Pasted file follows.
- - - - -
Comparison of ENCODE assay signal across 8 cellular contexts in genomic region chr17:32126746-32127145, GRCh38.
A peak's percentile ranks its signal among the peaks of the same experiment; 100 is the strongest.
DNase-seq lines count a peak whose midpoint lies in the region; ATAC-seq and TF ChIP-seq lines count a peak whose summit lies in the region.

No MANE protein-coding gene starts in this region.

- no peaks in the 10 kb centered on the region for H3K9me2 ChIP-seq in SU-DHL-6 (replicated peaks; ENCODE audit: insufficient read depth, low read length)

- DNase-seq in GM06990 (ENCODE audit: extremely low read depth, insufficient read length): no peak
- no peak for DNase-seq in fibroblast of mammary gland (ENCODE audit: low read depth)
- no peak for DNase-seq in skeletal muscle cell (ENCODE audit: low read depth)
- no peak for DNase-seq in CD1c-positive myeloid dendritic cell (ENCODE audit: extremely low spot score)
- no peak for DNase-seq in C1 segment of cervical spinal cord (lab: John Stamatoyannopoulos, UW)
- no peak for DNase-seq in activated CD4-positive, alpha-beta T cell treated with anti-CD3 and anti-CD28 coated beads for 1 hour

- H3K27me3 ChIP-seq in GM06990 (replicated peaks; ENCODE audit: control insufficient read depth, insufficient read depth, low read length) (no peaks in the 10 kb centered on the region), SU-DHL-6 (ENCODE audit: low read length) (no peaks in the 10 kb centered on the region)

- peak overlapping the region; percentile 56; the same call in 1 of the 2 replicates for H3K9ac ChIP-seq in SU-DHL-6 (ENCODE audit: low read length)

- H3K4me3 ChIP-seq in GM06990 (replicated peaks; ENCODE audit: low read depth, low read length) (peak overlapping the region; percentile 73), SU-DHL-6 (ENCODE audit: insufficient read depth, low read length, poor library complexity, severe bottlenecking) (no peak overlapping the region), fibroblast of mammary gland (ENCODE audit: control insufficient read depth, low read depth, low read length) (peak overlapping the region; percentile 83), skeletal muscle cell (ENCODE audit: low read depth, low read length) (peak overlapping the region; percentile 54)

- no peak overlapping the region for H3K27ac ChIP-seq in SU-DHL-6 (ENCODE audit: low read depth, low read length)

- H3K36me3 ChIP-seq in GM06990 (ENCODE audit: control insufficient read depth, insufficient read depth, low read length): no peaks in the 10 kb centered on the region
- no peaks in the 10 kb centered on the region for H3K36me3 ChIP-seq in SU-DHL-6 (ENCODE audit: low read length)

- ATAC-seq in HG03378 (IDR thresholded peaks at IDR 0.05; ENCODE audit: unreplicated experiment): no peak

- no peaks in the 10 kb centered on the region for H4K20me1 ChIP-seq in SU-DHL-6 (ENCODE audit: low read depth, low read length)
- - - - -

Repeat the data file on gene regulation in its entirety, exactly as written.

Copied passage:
Comparison of ENCODE assay signal across 8 cellular contexts in genomic region chr17:32126746-32127145, GRCh38.
A peak's percentile ranks its signal among the peaks of the same experiment; 100 is the strongest.
DNase-seq lines count a peak whose midpoint lies in the region; ATAC-seq and TF ChIP-seq lines count a peak whose summit lies in the region.

No MANE protein-coding gene starts in this region.

- no peaks in the 10 kb centered on the region for H3K9me2 ChIP-seq in SU-DHL-6 (replicated peaks; ENCODE audit: insufficient read depth, low read length)

- DNase-seq in GM06990 (ENCODE audit: extremely low read depth, insufficient read length): no peak
- no peak for DNase-seq in fibroblast of mammary gland (ENCODE audit: low read depth)
- no peak for DNase-seq in skeletal muscle cell (ENCODE audit: low read depth)
- no peak for DNase-seq in CD1c-positive myeloid dendritic cell (ENCODE audit: extremely low spot score)
- no peak for DNase-seq in C1 segment of cervical spinal cord (lab: John Stamatoyannopoulos, UW)
- no peak for DNase-seq in activated CD4-positive, alpha-beta T cell treated with anti-CD3 and anti-CD28 coated beads for 1 hour

- H3K27me3 ChIP-seq in GM06990 (replicated peaks; ENCODE audit: control insufficient read depth, insufficient read depth, low read length) (no peaks in the 10 kb centered on the region), SU-DHL-6 (ENCODE audit: low read length) (no peaks in the 10 kb centered on the region)

- peak overlapping the region; percentile 56; the same call in 1 of the 2 replicates for H3K9ac ChIP-seq in SU-DHL-6 (ENCODE audit: low read length)

- H3K4me3 ChIP-seq in GM06990 (replicated peaks; ENCODE audit: low read depth, low read length) (peak overlapping the region; percentile 73), SU-DHL-6 (ENCODE audit: insufficient read depth, low read length, poor library complexity, severe bottlenecking) (no peak overlapping the region), fibroblast of mammary gland (ENCODE audit: control insufficient read depth, low read depth, low read length) (peak overlapping the region; percentile 83), skeletal muscle cell (ENCODE audit: low read depth, low read length) (peak overlapping the region; percentile 54)

- no peak overlapping the region for H3K27ac ChIP-seq in SU-DHL-6 (ENCODE audit: low read depth, low read length)

- H3K36me3 ChIP-seq in GM06990 (ENCODE audit: control insufficient read depth, insufficient read depth, low read length): no peaks in the 10 kb centered on the region
- no peaks in the 10 kb centered on the region for H3K36me3 ChIP-seq in SU-DHL-6 (ENCODE audit: low read length)

- ATAC-seq in HG03378 (IDR thresholded peaks at IDR 0.05; ENCODE audit: unreplicated experiment): no peak

- no peaks in the 10 kb centered on the region for H4K20me1 ChIP-seq in SU-DHL-6 (ENCODE audit: low read depth, low read length)